What Is Used To Make Artificial Grass?

You may have seen artificial turf on a sports field or in a neighbor's yard in your neighborhood. Or, you may be considering installing your own synthetic turf to cut down on water usage and maintenance requirements, as it's one of the best grass alternatives for your lawn. Artificial turf consists primarily of plastics, including polypropylene, polyethylene, and nylon. Some manufacturers may use urethane to create the backing layer, while others use polypropylene. These plastics are not toxic, making them safe to use around the whole family.

Synthetic grass manufacturers use these materials because they have flexibility that allows them to resemble actual blades of grass. When people walk across them, they fold down and have a slightly cushioned feel that is similar to thick, natural turf. Among the other pros and cons of installing artificial grass, you have a range of installation design options, so you can create the perfect look for your property. Because they do not contain dangerous chemicals, you can use them in any location without harming kids, pets, or natural plants.

Unlike early iterations of artificial turf, which were almost like a rough carpet, newer materials feel softer and are less likely to cause skin abrasions or burns. Although new rolls of artificial grass can cause abrasions when athletes slide across the surface, the frequency is less than with older artificial turf or even natural grass.

The three primary materials used in making artificial grass blades

Individual blades of artificial grass feature three materials most commonly, often mixing all of them in a single roll of turf. Polyethylene plastic is the most common material to find within rolls of artificial grass. It delivers individual blades that most closely resemble the action of real grass in the way they move. It's also extremely soft and comfortable, so it's perfect for a backyard installation where kids and pets may be sitting or playing on the material. Furthermore, it's also more durable than polypropylene.

Still, polypropylene is a common choice, as it's the least expensive material. It is also the least durable of the three materials. However, because of its fine texture, it provides the most realistic appearance to actual grass, so manufacturers will include some polypropylene yarns within the roll to yield a realistic look in the final layout. Nylon blades also appear in rolls of turf in smaller numbers, as they are stiffer than the other plastics, allowing the blades to bounce back to their original height quickly after someone steps on them. Nylon is also the most durable of the plastics, helping to maintain the longevity of the product.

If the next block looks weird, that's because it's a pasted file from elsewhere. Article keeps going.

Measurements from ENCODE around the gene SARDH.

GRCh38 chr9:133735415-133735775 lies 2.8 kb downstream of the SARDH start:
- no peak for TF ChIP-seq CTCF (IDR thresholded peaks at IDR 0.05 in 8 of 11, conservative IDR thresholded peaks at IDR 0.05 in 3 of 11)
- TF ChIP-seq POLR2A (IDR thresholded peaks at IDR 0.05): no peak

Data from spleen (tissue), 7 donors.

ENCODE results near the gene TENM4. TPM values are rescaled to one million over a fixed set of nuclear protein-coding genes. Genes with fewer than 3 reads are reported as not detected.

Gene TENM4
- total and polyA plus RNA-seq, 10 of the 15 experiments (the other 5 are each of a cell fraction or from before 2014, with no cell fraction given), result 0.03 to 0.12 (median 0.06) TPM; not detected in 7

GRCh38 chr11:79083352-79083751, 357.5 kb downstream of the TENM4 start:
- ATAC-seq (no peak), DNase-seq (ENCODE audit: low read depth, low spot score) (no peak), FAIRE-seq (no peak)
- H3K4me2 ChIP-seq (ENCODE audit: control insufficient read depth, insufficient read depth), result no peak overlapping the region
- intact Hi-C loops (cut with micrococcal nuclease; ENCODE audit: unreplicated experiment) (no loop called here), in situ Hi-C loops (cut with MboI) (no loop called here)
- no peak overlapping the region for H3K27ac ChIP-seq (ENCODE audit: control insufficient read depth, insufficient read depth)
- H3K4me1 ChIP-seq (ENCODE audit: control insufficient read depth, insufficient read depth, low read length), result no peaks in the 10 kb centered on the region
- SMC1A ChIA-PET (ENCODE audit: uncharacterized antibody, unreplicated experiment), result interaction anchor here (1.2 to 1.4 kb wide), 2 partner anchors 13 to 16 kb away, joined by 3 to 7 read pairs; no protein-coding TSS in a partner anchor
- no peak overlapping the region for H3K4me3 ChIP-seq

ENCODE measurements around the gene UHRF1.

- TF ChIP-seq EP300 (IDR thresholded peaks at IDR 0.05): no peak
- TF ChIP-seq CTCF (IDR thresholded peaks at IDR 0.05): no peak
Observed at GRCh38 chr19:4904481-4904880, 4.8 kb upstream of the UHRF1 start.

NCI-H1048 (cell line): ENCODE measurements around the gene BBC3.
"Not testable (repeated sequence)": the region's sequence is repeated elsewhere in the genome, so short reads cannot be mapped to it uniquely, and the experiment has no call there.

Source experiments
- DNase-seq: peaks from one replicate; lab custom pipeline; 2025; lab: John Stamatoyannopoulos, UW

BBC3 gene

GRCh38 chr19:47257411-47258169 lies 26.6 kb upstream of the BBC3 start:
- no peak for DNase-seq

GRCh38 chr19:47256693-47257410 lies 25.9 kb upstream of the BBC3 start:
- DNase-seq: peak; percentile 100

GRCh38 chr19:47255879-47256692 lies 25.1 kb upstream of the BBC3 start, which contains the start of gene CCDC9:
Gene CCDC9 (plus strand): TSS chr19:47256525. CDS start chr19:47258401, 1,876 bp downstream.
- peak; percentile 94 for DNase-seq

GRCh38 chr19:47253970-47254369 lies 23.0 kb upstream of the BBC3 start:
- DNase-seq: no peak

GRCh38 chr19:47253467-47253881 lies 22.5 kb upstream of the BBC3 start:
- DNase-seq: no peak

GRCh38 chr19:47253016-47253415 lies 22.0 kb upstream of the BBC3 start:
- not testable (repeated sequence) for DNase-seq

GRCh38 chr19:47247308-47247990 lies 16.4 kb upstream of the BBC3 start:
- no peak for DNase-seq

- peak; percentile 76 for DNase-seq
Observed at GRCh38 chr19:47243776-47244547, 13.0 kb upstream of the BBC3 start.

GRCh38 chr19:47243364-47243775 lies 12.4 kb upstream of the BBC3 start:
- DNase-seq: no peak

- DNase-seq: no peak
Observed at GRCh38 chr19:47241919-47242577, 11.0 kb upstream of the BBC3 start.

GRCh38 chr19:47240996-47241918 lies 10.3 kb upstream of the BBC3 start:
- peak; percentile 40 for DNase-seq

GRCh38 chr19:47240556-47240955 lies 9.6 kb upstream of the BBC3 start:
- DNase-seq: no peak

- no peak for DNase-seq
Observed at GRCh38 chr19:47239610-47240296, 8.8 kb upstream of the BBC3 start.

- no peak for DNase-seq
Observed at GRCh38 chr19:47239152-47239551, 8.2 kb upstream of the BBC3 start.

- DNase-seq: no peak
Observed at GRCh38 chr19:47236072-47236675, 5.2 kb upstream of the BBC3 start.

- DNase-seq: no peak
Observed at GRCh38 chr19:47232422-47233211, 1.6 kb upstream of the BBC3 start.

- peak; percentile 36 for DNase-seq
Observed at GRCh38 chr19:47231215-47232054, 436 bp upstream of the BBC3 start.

All of these yarns attach to a backing material that holds them in place. Polypropylene cloth and urethane are common options to use as the backing because of their durability and their ability to allow rainwater to drain away from the surface of the roll.

How a manufacturer makes rolls of artificial grass

So with all of these plastic materials in hand, how does a manufacturer put them together to make the roll of faux turf? In short, they mix the individual plastic materials in a hopper, adding dyes that deliver the desired color. The manufacturer also may add a chemical that enhances the ability of the plastic to resist UV rays. The mixing process continues until it becomes thick enough to be turned into a braided rope or a tape and stretched. If making rope, the machine may weave it into yarn. The yarn or tape then ends up on spools before the manufacturer heats it to set it in its current shape.

Once it's set, a tufting machine attaches the yarn or tape to the backing. It uses a needle to force the material in a loop through the backing fabric, ensuring that it stays in place. This machine deploys hundreds of needles across a single row simultaneously, allowing it to cover a large amount of space quickly. Once the entire roll of turf has blades of synthetic turf installed, it's ready for the finalization process. Each roll travels through a machine that spreads a latex material across the backing, which helps to keep the individual blades in place without pulling loose. After going through a sealing process, the latex sets. Finally, a machine measures the yarn height, ensuring uniformity and cutting any blades that are too long.